Our Perspective

      • Sustaining democracy gains in Rwanda | Auke Lootsma

        16 Sep 2013

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        Rwanda is widely known for its beautiful landscape, and often remembered for its tragic genocide. But in recent years, I have seen the country make a name for itself as a fast-growing developing country with low corruption, clean and safe streets, and a parliament with the highest proportion of women representatives in the world (52 percent). The upcoming parliamentary elections, from 16 to 18 September, will be held against a backdrop of impressive improvement in the areas of democratic governance and political space. The Government recently passed a series of bills related to media, civil society and political parties to allow these stakeholders to play a stronger role in the democratic process. Candidates on party lists, women’s lists, youth and disabled lists will be vying for the 80 seats in parliament. Almost 6 million registered voters are expected to cast their ballots, an increase of 1.3 million voters compared to the parliamentary elections in 2008.   To boost its capacity and save costs, the National Electoral Commission (NEC) will use close to 75,000 volunteers to man the polling stations and ensure the voting and counting is conducted in a free, fair and transparent manner. This has allowed the NEC to bringRead More

      • Let us keep our eyes on Mali | Jean Luc Stalon

        19 Aug 2013

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        A Malian man votes in a polling station during the presidential election. (Photo: Ezequiel Scagnetti/EU EOM Mali)

        Last Sunday, massive numbers of Malians turned out to vote peacefully in the second round of the country’s presidential election. The ballot, declared by observers as credible and transparent, was nothing short of historic. It marked the end of 18 months of conflict, including a coup and takeover of the North by Tuareg and Islamist insurgents, followed by a French military intervention. Mali and its people have suffered hugely from this period of violence and uncertainty. More than 470,000 have been displaced, while 1.4 million Malians are in need of immediate food assistance. In much of the North, the government’s presence remains precarious. With the suspension of the country’s external aid, which accounts for a third of the national budget, and the withdrawal of foreign investors, Mali’s economy fell from an expected 5.6 percent into negative growth last year, with catastrophic consequences for livelihoods and basic social services. The elections are an expression of the Malian people’s deep resolve to bring the country back to peace, stability, unity and development. Mali’s political stabilization roadmap embodies these aspirations. Through the roadmap, the country committed to free elections and sweeping democratic and social reforms in exchange for unlocking new flows of foreign aid.Read More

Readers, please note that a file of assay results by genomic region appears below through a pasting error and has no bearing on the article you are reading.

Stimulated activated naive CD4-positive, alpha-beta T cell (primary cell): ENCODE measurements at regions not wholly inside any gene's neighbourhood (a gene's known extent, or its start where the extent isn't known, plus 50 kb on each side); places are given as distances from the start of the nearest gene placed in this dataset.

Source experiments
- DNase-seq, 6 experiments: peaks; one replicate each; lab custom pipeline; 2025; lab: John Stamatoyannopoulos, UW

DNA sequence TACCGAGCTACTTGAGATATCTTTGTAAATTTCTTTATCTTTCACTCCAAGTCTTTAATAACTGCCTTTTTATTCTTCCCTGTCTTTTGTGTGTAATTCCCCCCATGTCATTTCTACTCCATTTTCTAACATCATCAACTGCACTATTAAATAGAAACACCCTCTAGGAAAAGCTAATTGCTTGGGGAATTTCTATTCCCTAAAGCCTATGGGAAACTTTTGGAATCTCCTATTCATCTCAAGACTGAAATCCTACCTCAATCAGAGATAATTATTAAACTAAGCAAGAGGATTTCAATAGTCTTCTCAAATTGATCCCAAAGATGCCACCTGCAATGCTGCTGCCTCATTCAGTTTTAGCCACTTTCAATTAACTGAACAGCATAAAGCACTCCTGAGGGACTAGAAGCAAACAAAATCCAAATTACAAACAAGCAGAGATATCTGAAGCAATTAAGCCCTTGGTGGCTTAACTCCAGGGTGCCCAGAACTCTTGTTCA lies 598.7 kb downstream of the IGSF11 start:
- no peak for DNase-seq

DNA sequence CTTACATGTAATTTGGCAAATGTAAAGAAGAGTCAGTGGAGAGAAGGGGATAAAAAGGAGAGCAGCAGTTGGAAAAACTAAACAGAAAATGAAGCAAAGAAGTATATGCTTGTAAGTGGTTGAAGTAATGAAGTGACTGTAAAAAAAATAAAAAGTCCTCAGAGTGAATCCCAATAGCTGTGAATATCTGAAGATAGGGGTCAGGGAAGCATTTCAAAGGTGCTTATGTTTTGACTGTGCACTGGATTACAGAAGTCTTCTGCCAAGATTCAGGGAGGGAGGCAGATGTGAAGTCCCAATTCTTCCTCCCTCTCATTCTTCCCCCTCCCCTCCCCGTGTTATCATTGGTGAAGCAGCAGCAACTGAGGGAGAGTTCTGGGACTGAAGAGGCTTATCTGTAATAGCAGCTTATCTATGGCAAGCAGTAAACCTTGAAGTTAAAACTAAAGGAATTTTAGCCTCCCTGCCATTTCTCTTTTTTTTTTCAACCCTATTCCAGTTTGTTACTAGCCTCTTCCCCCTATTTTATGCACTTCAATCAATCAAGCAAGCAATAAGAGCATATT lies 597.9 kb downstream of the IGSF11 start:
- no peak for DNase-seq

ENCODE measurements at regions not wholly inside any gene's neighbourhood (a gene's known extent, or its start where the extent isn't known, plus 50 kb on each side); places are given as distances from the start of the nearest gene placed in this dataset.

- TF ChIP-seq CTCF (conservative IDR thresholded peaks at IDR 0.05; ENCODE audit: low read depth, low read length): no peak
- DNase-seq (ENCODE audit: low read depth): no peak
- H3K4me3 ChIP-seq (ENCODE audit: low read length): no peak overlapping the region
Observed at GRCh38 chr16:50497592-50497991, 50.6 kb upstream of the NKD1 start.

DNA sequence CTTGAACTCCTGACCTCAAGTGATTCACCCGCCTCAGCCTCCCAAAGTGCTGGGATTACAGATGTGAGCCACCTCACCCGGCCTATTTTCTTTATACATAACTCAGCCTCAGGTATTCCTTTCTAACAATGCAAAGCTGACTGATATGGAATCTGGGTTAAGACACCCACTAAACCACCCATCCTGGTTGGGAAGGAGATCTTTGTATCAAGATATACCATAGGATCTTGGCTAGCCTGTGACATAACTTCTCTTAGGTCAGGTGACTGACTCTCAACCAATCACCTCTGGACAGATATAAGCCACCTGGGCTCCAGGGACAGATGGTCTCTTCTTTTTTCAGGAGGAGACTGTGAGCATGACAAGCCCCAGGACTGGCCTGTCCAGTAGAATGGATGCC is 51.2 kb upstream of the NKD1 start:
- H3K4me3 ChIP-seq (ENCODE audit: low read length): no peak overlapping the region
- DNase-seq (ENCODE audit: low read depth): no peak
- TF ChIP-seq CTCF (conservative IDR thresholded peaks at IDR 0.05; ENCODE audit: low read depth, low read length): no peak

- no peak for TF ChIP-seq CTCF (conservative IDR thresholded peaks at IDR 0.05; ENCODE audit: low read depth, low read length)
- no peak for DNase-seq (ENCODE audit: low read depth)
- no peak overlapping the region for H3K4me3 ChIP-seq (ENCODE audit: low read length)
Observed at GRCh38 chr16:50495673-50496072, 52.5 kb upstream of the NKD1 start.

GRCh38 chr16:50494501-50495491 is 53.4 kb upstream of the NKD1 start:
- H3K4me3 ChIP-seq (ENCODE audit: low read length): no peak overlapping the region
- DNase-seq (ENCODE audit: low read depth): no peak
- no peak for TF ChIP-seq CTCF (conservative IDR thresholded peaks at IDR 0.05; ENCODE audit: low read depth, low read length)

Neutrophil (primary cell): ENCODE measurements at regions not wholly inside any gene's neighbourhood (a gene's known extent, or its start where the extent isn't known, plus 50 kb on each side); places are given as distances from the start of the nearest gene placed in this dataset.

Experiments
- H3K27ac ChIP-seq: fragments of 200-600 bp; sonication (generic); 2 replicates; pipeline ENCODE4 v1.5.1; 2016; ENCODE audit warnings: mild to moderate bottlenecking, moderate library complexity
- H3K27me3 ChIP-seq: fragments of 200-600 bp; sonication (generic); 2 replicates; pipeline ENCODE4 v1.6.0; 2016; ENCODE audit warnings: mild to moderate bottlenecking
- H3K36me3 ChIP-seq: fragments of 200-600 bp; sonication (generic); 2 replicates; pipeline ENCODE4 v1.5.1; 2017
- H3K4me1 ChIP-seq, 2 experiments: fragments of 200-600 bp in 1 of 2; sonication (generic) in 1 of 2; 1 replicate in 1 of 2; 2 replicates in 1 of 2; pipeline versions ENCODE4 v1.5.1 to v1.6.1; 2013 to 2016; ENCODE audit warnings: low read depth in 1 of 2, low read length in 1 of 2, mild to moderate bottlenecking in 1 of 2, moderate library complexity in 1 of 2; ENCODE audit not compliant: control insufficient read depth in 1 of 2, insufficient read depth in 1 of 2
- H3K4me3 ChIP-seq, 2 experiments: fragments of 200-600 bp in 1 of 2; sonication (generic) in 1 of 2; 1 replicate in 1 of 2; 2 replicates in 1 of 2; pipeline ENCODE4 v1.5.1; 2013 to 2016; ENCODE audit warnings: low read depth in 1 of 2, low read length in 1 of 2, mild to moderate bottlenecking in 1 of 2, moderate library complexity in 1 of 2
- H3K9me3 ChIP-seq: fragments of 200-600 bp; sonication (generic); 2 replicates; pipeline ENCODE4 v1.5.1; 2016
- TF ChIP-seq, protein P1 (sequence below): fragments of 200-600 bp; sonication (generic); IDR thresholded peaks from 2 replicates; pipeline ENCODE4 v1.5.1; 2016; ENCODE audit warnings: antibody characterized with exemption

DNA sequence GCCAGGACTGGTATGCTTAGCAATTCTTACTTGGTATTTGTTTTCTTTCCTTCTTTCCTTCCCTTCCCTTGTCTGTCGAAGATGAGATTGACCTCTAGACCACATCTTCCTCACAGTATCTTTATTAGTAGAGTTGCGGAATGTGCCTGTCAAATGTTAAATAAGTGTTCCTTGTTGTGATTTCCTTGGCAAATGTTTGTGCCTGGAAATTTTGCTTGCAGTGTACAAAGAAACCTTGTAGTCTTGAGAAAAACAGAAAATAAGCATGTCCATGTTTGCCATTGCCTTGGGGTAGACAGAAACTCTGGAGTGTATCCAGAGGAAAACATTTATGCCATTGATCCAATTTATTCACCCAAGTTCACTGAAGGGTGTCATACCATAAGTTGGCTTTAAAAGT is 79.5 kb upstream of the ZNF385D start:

• I dare you to finish this paragraph about peace | Ozonnia Ojielo

        29 Jul 2013

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        In Kenya, UNDP pioneered crowdsourcing for conflict prevention during the country’s constitutional referendum which passed peacefully in 2010. A toll-free SMS service allowed people to report threats, which civil society groups and police responded to. (Photo: UNDP Kenya)

        “The core mandate of UNDP is to strengthen national capacities for development. From this basis, the concept of ‘infrastructures for peace’ has served to guide UNDP’s support to assessing and addressing country structural vulnerability. ‘Infrastructures for peace’ can be defined as ‘the network of interdependent structures, mechanisms, resources, values, and skills which, through dialogue and consultation, contribute to conflict prevention and peacebuilding in a society.’” Still here? Congratulations. You are probably in the minority.   My point in presenting this eye-watering statement unedited is perhaps facetious, but important: All too often in development, jargon is used to obscure activities that are not only vitally important – but actually quite simple as well. The “infrastructures for peace” concept is a case in point. What could be more important in a conflict-ridden country than giving governments, police, quarrelling groups and factions the skills they need to engage peacefully? This means giving communities the resources and support they need to mediate and resolve conflicts, analyze where conflict may re-ignite, and to be warned in time so that rapid response is possible. For example: •  In Lesotho in 2012, the political environment was becoming heated and violence was a possibility. UNDP gave mediator training toRead More